While choosing a Pilates trainer is an important task, choosing the right studio is also critical. The best studios or gyms are clean and well-maintained, but it pays to be aware of some of the potential dangers that shared exercise facilities might pose.
By the nature of their construction, gyms and Pilates studios may be difficult to heat. Large, open rooms and high ceilings allow heat to dissipate easily, so large or sophisticated HVAC (Heating, Ventilating, and Air Conditioning) systems and heavy insulation may be required to regulate the temperature. If the building was constructed prior to the 1980s, the ducts, pipe coverings, insulation, even the walls and floor might contain asbestos, a thread-like mineral once widely used for its heat-resistant properties.
As long as these building materials are intact, they do not pose a hazard, but if they become broken and damaged, they can release asbestos fibers into the air. Once these fibers are inhaled, they can cause serious health problems including a rare and fatal form of cancer called mesothelioma. Unfortunately, symptoms of mesothelioma are often confused with those of less threatening conditions until the cancer has advanced into its final stages, making it difficult to treat.
Skin infections can be another hazard of Pilates studios. Staphylococcus bacteria thrive in warm, wet places on the body such as the buttocks, armpits, groin, and neck, but can also survive on the dry surfaces of Pilates mats and other equipment. Many strains of this type of bacteria are relatively harmless, though some may cause serious problems if the infection gets into the bloodstream. The gravest threat is posed by Methicillin-resistant Staphylococcus aureus (MRSA), which can be deadly if it enters the blood through any small break in the skin. As its name implies, this bacterium is so deadly because it is resistant to all but a very few types of antibiotics and may even develop resistance to these if they are overused.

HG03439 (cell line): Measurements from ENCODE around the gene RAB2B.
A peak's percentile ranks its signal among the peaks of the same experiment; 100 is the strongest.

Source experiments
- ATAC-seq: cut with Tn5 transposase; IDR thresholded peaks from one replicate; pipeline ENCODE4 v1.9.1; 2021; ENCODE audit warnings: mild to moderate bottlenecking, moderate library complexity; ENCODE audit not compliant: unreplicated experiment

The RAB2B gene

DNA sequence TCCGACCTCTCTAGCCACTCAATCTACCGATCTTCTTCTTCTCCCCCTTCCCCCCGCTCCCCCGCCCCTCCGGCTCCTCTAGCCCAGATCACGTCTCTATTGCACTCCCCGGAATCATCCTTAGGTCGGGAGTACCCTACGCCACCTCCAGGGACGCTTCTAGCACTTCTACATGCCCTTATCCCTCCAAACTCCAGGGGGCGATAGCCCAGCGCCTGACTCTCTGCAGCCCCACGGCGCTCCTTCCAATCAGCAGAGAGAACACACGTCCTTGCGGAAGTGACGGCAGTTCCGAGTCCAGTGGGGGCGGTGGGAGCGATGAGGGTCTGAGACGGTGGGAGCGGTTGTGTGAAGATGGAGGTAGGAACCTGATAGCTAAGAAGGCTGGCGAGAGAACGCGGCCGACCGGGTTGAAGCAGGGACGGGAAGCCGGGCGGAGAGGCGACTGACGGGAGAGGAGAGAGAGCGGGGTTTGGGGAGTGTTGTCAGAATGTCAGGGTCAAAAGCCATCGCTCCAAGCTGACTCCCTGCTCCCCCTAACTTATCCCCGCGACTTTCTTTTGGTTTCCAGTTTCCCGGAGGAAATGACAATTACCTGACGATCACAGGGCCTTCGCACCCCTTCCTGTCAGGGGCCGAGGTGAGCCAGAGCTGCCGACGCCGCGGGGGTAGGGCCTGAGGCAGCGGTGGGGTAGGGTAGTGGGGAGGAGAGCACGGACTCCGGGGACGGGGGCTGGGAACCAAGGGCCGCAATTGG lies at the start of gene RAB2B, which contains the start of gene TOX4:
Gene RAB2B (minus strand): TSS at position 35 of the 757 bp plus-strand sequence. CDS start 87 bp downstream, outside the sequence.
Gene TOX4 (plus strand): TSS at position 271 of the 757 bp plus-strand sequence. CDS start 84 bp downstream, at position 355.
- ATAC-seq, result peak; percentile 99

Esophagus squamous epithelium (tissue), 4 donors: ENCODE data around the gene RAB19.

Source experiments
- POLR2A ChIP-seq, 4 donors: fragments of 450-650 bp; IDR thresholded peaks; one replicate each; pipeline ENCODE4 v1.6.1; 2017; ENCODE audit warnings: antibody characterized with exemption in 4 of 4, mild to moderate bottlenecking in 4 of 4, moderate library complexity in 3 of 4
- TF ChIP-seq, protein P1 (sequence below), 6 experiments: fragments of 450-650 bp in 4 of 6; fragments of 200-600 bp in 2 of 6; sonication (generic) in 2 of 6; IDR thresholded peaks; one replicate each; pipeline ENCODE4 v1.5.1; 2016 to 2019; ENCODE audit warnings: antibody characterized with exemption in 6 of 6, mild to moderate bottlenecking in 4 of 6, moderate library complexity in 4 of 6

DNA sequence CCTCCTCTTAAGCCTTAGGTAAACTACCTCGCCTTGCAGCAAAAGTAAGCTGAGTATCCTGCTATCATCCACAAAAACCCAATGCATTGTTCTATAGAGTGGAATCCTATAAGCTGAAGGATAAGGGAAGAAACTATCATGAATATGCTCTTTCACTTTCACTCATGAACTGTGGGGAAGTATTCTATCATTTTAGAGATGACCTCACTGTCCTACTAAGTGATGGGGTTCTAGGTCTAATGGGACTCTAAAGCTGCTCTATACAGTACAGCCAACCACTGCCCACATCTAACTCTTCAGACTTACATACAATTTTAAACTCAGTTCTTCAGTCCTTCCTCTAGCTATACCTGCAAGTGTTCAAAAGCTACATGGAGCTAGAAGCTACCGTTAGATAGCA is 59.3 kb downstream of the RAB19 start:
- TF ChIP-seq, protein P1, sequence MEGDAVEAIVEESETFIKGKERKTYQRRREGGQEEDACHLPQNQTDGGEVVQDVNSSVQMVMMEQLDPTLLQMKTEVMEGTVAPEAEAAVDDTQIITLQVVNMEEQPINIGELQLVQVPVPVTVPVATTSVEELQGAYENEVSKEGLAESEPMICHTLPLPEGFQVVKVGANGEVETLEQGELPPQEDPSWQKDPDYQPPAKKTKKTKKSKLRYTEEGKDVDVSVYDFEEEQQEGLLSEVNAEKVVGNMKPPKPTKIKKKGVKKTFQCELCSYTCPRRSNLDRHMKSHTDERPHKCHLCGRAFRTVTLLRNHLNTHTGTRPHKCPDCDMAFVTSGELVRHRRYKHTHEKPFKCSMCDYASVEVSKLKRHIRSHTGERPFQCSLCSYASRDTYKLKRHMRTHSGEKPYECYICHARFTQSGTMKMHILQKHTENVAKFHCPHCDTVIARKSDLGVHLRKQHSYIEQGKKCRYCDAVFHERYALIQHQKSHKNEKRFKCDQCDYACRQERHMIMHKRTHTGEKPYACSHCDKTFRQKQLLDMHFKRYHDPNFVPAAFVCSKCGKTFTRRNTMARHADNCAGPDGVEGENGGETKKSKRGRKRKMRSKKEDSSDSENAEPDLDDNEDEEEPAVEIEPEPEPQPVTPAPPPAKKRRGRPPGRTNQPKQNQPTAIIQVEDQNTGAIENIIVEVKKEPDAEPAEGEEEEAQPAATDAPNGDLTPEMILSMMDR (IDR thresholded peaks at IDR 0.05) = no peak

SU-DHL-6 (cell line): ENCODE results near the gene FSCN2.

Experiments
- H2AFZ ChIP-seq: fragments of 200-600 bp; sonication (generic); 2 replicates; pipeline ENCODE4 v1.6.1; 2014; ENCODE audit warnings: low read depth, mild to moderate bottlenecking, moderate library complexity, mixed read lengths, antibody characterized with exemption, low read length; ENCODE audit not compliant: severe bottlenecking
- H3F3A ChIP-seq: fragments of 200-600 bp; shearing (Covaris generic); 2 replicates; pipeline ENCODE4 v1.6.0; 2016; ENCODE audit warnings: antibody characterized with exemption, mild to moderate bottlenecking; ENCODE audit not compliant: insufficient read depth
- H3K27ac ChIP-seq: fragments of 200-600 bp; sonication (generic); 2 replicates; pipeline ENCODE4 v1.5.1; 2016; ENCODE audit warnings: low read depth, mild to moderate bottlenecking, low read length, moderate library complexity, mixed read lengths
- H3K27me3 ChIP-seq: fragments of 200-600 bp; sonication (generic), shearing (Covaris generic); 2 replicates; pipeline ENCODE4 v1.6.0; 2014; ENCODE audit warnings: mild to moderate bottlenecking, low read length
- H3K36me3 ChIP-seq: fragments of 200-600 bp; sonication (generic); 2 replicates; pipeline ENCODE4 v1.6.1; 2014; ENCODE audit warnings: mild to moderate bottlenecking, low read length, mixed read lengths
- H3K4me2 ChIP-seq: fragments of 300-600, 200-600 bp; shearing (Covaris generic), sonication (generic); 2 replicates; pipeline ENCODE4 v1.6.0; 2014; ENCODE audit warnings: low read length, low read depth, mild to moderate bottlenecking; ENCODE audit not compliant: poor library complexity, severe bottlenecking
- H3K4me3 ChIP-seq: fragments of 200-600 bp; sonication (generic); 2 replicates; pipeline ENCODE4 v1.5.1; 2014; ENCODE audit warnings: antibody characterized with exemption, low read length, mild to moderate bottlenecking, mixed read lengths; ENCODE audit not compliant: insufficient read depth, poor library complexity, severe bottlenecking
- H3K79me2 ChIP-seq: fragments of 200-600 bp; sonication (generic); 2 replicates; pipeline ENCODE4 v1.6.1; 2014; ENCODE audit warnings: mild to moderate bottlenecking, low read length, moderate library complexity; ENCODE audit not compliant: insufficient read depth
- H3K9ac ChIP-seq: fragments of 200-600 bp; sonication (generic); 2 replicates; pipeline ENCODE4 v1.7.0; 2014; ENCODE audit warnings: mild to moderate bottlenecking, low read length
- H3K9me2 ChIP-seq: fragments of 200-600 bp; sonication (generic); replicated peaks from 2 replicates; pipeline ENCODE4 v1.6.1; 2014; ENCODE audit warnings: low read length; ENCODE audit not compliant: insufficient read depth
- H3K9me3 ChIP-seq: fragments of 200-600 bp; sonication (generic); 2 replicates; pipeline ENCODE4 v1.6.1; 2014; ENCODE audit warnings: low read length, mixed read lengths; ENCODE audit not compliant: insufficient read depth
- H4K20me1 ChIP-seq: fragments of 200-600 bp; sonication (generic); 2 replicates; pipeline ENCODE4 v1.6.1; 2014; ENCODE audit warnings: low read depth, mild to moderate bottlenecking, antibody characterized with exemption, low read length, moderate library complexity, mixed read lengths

While mesothelioma life expectancy is very low and MRSA infections cause more deaths than any other infectious disease tracked by the CDC, there are simple precautions that can greatly lessen your risk for these diseases. Look around to make sure your studio’s walls, floors, and ventilation systems are in good condition. If the building is being renovated, ask whether the construction materials have been tested for asbestos. If you are still concerned, consider trying another studio or doing whatever exercises you can at home until the renovations are complete.
Even if you take a mat-only class, you will likely need to use some of the studio’s own equipment. The CDC recommends thoroughly cleaning shared exercise equipment both before and after using it. Many studios will provide disinfectant sprays or wipes for this purpose. If your studio does not, ask the staff or bring your own wipes. Alcohol is an effective sanitizer, even against MRSA, and the use of alcohol-based hand sanitizers will not contribute to the drug-resistance of the bacteria. Be sure to cover all cuts or skin abrasions when working out and clean them well when you are finished. Any redness, swelling, or tenderness of the skin, especially around a pre-existing wound, should be examined by a doctor.
These risks should not distract you from your usual Pilates workout, but a few simple precautions can prevent some serious health problems later on.